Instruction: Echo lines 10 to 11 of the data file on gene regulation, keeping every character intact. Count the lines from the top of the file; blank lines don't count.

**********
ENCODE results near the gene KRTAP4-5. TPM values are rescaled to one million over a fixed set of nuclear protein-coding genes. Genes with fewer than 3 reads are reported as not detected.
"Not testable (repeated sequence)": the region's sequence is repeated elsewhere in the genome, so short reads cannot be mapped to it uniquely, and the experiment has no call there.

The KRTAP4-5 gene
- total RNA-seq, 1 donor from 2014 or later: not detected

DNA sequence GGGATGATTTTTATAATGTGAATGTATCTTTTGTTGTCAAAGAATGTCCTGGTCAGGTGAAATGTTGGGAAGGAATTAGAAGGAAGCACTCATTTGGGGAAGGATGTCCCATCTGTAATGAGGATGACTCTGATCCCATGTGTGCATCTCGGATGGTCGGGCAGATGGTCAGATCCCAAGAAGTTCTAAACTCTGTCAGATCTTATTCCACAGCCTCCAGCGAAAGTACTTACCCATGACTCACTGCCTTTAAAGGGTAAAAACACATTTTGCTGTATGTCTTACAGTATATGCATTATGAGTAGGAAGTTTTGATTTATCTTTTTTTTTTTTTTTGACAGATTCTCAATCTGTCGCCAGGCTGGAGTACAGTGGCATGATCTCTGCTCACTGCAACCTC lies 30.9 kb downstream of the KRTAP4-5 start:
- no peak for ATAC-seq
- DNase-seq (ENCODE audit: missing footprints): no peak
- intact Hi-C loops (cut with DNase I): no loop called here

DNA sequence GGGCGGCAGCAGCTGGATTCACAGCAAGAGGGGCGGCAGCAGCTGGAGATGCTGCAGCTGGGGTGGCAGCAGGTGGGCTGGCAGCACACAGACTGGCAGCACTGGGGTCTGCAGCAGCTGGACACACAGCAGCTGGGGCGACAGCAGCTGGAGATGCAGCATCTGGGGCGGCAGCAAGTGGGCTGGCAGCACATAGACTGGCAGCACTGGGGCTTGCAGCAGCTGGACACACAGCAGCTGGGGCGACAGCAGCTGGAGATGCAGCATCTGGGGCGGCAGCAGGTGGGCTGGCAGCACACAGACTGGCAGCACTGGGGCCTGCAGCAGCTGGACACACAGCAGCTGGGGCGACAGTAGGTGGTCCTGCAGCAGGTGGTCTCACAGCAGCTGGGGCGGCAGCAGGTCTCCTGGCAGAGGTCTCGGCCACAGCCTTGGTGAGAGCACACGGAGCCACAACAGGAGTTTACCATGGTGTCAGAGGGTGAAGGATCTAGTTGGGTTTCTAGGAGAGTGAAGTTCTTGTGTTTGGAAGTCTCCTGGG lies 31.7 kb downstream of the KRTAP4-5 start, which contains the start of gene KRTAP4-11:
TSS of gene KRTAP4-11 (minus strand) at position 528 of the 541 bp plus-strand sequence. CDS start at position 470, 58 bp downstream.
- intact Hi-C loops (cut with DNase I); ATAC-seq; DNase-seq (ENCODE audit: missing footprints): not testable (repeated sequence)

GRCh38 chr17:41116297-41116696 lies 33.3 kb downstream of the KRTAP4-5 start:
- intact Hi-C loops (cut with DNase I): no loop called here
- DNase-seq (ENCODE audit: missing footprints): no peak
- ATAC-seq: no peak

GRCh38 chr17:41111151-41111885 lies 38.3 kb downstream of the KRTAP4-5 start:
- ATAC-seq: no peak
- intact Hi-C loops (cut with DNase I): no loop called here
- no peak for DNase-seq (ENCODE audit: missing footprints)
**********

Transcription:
TSS of gene KRTAP4-11 (minus strand) at position 528 of the 541 bp plus-strand sequence. CDS start at position 470, 58 bp downstream.
- intact Hi-C loops (cut with DNase I); ATAC-seq; DNase-seq (ENCODE audit: missing footprints): not testable (repeated sequence)